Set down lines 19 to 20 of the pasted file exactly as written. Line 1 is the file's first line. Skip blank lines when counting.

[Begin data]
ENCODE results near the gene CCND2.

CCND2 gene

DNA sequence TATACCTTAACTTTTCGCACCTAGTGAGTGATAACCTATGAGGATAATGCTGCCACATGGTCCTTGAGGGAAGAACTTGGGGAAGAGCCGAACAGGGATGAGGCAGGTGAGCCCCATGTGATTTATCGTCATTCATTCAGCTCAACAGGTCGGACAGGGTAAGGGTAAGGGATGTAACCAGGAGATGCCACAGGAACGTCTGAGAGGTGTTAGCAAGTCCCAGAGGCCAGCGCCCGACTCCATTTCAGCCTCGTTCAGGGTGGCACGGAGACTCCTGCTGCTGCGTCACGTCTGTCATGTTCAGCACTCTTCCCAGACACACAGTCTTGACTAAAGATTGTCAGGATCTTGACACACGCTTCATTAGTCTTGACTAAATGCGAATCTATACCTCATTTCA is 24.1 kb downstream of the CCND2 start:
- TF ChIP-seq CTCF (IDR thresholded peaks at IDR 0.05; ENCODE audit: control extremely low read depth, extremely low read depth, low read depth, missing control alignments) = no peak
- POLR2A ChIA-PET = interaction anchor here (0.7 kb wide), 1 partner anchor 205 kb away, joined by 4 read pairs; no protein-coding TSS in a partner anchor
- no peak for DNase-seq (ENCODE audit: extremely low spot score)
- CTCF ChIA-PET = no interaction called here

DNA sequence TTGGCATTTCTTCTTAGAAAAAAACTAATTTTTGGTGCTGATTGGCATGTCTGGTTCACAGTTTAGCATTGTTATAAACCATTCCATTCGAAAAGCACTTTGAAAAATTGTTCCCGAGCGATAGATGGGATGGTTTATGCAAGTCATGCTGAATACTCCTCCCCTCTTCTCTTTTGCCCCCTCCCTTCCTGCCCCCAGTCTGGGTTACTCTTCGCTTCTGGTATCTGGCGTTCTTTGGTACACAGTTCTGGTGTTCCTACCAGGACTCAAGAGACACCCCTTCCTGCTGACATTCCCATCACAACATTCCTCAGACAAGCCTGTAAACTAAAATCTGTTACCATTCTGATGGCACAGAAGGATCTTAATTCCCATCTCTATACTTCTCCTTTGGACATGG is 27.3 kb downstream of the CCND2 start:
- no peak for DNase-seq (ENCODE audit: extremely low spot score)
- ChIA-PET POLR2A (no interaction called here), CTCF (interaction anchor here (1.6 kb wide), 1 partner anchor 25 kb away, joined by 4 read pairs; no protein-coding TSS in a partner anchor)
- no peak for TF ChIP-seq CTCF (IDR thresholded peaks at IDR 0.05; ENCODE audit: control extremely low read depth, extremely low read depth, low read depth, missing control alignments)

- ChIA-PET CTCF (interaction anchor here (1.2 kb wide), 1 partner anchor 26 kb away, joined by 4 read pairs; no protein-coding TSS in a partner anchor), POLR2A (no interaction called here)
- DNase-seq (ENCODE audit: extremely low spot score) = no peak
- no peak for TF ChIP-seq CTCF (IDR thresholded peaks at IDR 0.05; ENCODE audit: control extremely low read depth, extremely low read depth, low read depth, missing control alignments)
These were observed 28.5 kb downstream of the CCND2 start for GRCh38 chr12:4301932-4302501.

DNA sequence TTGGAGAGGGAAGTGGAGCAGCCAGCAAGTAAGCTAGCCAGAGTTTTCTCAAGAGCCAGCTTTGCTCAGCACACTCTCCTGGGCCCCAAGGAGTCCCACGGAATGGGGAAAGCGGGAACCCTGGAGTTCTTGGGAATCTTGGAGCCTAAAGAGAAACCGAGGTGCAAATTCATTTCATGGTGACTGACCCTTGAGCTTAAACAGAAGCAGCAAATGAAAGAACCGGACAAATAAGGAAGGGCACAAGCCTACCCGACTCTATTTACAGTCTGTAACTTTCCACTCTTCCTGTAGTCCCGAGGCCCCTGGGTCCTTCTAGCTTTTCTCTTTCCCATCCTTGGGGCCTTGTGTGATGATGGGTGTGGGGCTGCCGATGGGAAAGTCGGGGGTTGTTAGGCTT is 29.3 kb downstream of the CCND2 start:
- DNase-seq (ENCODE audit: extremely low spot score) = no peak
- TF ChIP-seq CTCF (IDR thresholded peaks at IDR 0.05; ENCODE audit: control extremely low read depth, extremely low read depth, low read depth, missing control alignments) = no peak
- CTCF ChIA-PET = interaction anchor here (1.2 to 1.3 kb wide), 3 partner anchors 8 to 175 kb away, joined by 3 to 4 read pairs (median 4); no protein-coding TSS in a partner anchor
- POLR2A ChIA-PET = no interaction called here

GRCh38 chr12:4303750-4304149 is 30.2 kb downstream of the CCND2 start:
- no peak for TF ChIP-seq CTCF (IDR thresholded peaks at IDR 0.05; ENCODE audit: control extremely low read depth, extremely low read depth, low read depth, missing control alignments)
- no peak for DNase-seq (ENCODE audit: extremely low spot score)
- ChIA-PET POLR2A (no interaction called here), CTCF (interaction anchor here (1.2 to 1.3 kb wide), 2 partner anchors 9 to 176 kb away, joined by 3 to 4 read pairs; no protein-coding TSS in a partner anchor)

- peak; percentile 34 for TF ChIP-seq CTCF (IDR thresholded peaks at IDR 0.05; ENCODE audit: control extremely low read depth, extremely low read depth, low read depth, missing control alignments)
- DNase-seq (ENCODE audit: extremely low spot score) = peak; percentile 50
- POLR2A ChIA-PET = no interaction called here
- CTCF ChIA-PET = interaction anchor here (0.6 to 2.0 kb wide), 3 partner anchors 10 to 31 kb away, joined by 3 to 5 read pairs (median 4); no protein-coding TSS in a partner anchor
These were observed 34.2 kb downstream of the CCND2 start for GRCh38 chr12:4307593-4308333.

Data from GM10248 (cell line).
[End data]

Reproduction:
- CTCF ChIA-PET = interaction anchor here (1.2 to 1.3 kb wide), 3 partner anchors 8 to 175 kb away, joined by 3 to 4 read pairs (median 4); no protein-coding TSS in a partner anchor
- POLR2A ChIA-PET = no interaction called here